Prof. Bauerle:   Well, it makes no sense to me to have these equipment stashed away and not being used. That’s frustrating for me if I actually see that. I think, the rationale often is something is going to disappear if it is out and not locked up. May be that’s true, and it’s not true. May be it’s happened in the past. But I think anything that I provided to the department I expect it to be utilised by the students. So I think that equipment is going be used so long as there are faculties who use that piece of equipment, familiar with it and know how to do with it. If there is an amino acid analyser sitting unused in order for it’s got used someone has to know how to operate it… like the PCR machine has been sitting for quite long… It’s the matter of someone saying: “Well, I am going to use it for teaching exercise or research.” Yes, I think one has to ask why, what are the reasons that there isn’t use of something? Is it because it’s broken? Is it because no body know how to use it? Is it because nobody is doing anything that’ll require it? Why is it here and why it’s not been used? Has it ever been used? Things like this. You can go to almost any university and you can find some that has been inadequate, displaced by some other kind of equipment. This instrument here (The Amino Acid Analyser donated by the World Bank, which has never been used since it arrived in the CDM, became a close inanimate friend of Prof. Baurele in terms that the equipment had been salted away for years in the room that happened to be his office!  The Interviewer) is not a contemporary instrument and you will not do amino acid analysis anywhere with it. You would not find this kind of instrument functioning in too many places.Keshav: You mean it’s been old-fashioned.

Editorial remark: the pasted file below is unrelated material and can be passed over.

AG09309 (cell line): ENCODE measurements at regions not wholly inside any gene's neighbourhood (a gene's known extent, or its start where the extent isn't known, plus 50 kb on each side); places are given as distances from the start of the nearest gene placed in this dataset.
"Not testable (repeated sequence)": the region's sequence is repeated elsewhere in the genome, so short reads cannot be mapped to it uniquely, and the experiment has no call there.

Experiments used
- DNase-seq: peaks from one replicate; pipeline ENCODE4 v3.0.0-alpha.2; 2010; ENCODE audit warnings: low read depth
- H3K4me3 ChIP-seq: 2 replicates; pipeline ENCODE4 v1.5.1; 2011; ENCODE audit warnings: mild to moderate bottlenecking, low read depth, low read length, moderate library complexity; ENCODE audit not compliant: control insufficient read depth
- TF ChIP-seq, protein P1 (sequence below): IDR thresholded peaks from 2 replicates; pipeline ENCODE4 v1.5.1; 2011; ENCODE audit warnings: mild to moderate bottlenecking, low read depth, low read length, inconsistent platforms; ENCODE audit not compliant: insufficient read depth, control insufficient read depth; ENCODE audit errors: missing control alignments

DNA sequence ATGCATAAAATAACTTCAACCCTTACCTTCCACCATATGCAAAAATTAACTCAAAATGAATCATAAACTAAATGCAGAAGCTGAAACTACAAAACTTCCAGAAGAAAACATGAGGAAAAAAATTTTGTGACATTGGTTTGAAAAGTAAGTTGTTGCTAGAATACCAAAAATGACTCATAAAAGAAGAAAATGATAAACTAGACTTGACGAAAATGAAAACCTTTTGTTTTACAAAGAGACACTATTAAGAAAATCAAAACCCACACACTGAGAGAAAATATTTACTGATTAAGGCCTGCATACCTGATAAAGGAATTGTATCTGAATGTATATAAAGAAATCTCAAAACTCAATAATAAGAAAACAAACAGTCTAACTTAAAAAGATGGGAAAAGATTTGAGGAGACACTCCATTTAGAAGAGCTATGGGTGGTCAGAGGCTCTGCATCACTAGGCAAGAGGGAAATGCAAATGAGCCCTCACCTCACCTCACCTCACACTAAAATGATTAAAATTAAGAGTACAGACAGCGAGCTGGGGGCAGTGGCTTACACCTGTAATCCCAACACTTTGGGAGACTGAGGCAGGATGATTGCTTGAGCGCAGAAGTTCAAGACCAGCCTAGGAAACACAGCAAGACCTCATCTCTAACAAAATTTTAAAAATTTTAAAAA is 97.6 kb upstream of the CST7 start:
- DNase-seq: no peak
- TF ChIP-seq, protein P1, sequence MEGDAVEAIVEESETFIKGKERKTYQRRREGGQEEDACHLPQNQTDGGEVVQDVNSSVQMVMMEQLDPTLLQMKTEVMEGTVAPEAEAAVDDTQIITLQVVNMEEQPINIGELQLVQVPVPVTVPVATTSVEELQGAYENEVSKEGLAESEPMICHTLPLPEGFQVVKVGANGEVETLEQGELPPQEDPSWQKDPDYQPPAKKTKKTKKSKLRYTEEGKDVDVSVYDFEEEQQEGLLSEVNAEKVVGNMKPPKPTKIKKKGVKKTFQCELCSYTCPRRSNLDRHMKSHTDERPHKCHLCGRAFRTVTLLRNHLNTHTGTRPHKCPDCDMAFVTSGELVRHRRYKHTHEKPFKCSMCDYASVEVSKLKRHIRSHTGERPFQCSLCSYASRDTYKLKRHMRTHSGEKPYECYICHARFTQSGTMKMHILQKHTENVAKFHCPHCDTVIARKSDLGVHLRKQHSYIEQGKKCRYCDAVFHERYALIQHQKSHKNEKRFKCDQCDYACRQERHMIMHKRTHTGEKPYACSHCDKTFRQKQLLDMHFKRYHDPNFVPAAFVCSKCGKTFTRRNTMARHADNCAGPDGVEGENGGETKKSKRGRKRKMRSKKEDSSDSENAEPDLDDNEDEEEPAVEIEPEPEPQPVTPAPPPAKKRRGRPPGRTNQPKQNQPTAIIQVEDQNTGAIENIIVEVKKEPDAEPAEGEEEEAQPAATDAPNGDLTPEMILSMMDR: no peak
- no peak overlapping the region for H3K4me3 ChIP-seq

Prof. Bauerle:   Yes. It probably is usable. But it’s been suppressed by many designs. Many old instrumentations can be still used quite effectively.

Keshav: To excel in the field of science, what can scientists from the third world countries like Nepal do?     


 
Prof. Bauerle:   That’s pretty broad. But I think that there it is possible to do in some kinds of science, and not others: just because of the infrastructures required. My feeling after being here for this short time is that the aspiration to have world class research centres in Nepal is something part of the future because resources are just unavailable. However, it does not mean that Nepali scientists cannot be involved in that kind of research activities. First, it has to be true collaborative effort where high cost technology is available. The globe is shrinking. So research centres in Europe are not that far. Further, projects could be generated which address issues that are very Nepali and advantage the very Nepali people. There are opportunities of analysing organisms from high altitudes as the part of adaptive biology study, and this could be done at the molecular level. So it’s clear that there may be great research centres with core molecular biology level laboratories, for instance, in the area of adaptive biology appearing in Nepal anytime soon. However, there are many other things to get addressed. And I think, for instance, spending money on the development work and providing pure drinking water to the people is more important than buying a mass-spectrometer for some scientists.